Season Review: Archer: 1999

 

Oh, what a pleasure it is to fall into the universe that is Archer. This is a series that is so much more than it seems on the outside. It is more than an animation, with it’s unique, realistic, pop art style, Archer stands apart from the multitude of shows that we typically see. It’s more than a sitcom, with high adventure and soap opera ongoing storyline, Archer isn’t a show you jump into, it’s an investment. The series is even often defined by its brilliant star, but it is so much more than just another H. Jon Benjamin comedy. Archer is an amalgamation of so many ideas and styles executed with the highest of talent and skill.

Going into Archer’s tenth season, there were many questions in the air. For one, we were aware of going forward that Sterling and team were headed to space. What that meant could have been a multitude of things. There are literally an infinite amount of possibilities when you enter the genre of science fiction. Expectations were difficult to assess. Though, by the time we had our first look at what Archer in Space would look like, it was clear that we weren’t in for that much of a stretch. Despite the outrageous setting, the art style and humour allowed us to settle in without adjustment. And, as much of a shift as it was, it never once felt unnatural.

Beyond changing the setting, the new dynamic opened the doors for the show to take on new stories. One of the big themes we saw going through each episode weekly was the science fiction clichés. The episode “The Leftovers” was a clear homage to Alien, and the subject of having a dangerous creature cause havoc on an isolated space ship. “Happy Borthday” had the crew in a gladiator-style battlefield much like we recently witnessed in Thor: Ragnorak. And, even the two-part finale had Archer losing his mind with some sort of space crazy. Touching on these classic themes, but doing it in their unique way not only helped to elevate the show but bring in some things that they couldn’t have done before.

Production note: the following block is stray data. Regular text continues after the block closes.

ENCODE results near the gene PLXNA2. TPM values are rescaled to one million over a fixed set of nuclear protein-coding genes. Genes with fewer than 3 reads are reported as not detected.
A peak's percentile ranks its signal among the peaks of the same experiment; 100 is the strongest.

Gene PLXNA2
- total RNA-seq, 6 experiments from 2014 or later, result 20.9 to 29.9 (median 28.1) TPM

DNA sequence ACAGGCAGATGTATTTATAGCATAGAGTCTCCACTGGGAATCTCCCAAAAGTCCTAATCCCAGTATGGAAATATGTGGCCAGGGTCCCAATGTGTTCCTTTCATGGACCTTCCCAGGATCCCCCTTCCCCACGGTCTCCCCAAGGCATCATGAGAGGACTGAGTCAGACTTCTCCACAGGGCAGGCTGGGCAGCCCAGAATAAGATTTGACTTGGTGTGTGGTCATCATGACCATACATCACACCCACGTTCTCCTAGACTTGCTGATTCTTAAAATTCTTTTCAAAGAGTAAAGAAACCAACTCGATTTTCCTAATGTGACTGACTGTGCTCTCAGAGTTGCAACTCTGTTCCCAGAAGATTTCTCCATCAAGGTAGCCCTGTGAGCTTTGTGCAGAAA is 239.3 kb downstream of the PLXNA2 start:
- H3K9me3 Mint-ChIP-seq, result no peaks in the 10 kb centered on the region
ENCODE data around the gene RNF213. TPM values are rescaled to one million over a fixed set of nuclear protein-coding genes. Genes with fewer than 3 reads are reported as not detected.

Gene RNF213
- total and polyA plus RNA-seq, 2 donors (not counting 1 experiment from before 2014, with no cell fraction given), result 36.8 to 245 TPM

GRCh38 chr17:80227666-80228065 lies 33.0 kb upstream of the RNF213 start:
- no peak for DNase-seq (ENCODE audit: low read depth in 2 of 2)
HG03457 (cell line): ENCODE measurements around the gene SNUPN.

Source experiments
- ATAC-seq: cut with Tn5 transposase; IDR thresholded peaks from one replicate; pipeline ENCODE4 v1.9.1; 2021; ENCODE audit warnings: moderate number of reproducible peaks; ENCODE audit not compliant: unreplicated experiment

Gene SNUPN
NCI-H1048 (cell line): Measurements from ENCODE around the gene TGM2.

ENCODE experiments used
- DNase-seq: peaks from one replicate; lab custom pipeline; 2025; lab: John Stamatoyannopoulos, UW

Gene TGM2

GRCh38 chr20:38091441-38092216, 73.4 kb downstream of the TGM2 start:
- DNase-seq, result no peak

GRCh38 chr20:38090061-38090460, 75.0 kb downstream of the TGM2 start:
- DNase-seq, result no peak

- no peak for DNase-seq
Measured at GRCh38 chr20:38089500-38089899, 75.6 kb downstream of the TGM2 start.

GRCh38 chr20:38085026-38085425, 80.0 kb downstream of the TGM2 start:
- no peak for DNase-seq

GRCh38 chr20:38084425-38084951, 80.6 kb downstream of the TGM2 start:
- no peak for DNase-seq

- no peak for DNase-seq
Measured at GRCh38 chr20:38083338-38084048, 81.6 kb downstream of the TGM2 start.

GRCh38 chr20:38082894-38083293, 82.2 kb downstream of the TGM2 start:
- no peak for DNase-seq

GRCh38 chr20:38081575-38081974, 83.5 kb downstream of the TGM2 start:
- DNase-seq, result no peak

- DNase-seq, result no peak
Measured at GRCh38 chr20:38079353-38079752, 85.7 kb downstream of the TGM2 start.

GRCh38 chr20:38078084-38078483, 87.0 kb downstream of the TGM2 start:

While we’re on the topic, we should touch on the ongoing storyline involved in Archer: 1999. To be honest, this may be the one area where the show deviated the most from its typical formula. And, it could be considered the biggest flaw, or strength of the season depending on how you look at it. The series that carries a heavy soap opera feel with significant changes causing ongoing issues for all the characters took a step back this year. Only the beginning and conclusion of the season even touched on the fact that there was an ongoing 10-year story happening. The remainder of the episodes put that stuff away to focus on the plots that space adventures presented. If you aren’t invested in knowing about Lana’s baby or other show plots, then this season was a breath of fresh air. Less of concern about the drama, and much more of the fun. Though, I respect and agree that we have waited long enough to know where Archer and Lana are going to end up.